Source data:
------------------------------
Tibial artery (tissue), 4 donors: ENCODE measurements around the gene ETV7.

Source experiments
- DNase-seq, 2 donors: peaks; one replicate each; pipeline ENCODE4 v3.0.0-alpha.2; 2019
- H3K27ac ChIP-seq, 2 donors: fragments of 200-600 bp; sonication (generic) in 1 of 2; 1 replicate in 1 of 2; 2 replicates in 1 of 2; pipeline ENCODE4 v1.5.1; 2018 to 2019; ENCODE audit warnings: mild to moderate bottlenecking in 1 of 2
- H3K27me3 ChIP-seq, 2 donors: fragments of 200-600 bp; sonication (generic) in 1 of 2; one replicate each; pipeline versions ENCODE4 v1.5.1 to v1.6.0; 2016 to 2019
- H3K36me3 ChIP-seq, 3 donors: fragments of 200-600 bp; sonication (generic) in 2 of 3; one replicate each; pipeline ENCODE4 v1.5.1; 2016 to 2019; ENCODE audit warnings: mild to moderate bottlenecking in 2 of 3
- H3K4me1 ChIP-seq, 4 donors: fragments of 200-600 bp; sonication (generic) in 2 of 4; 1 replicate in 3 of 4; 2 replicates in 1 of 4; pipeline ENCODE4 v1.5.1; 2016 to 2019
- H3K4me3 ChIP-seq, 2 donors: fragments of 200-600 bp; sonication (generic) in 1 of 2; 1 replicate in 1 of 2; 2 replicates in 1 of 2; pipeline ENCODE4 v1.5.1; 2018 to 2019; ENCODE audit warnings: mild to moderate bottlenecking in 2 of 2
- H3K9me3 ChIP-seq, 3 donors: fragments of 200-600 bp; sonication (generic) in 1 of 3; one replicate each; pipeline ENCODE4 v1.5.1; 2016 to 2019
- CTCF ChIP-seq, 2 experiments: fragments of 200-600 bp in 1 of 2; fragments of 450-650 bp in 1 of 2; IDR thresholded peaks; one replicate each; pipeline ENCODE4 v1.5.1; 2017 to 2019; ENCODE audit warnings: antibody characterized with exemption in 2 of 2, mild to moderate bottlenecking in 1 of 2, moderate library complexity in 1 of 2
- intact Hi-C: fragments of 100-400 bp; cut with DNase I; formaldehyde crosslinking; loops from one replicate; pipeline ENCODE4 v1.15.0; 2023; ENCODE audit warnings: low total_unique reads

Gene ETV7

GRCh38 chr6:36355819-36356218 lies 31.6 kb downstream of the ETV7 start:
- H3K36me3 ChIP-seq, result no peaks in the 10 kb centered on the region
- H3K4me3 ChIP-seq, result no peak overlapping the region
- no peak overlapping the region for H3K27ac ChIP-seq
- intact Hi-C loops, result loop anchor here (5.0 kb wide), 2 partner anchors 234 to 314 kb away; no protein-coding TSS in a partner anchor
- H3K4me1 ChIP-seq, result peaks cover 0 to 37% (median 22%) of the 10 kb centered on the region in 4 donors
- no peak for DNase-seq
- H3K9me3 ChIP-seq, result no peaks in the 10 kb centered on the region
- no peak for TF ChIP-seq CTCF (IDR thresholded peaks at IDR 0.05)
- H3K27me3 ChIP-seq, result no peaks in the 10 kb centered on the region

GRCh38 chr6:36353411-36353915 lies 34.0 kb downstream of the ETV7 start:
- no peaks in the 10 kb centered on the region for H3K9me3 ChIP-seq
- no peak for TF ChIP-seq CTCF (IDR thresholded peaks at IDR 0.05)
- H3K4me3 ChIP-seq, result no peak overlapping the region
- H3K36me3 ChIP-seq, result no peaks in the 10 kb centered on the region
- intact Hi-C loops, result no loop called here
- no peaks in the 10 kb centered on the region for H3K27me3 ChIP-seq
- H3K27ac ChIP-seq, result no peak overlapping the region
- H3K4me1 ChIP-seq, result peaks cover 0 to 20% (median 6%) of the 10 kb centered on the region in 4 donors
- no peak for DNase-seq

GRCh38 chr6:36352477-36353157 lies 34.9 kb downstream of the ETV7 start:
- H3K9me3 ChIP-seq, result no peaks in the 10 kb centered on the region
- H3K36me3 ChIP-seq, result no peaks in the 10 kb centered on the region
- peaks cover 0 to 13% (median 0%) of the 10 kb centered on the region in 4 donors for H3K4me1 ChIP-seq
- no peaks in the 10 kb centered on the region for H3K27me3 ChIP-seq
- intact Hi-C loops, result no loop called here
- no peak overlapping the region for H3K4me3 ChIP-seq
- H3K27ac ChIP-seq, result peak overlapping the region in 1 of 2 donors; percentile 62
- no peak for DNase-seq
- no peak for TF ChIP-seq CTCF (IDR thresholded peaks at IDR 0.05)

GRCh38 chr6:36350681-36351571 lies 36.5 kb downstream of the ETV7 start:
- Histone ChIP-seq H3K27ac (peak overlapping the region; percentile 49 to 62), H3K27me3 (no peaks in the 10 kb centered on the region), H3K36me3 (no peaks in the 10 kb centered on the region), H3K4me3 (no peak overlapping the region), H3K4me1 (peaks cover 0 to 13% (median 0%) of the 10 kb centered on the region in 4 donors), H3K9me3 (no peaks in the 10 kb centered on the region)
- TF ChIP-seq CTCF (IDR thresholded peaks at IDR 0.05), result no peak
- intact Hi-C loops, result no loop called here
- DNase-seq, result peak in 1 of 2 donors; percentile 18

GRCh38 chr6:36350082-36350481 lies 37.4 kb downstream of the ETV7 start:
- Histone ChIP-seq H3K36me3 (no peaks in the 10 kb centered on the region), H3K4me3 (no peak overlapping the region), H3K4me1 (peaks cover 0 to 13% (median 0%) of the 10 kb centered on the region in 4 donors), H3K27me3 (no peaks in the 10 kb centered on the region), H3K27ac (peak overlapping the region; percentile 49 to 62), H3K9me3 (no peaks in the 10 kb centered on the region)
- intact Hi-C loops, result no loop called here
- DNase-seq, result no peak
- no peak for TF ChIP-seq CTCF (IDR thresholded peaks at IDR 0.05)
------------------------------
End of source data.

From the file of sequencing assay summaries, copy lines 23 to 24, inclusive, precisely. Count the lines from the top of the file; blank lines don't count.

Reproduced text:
GRCh38 chr6:36353411-36353915 lies 34.0 kb downstream of the ETV7 start:
- no peaks in the 10 kb centered on the region for H3K9me3 ChIP-seq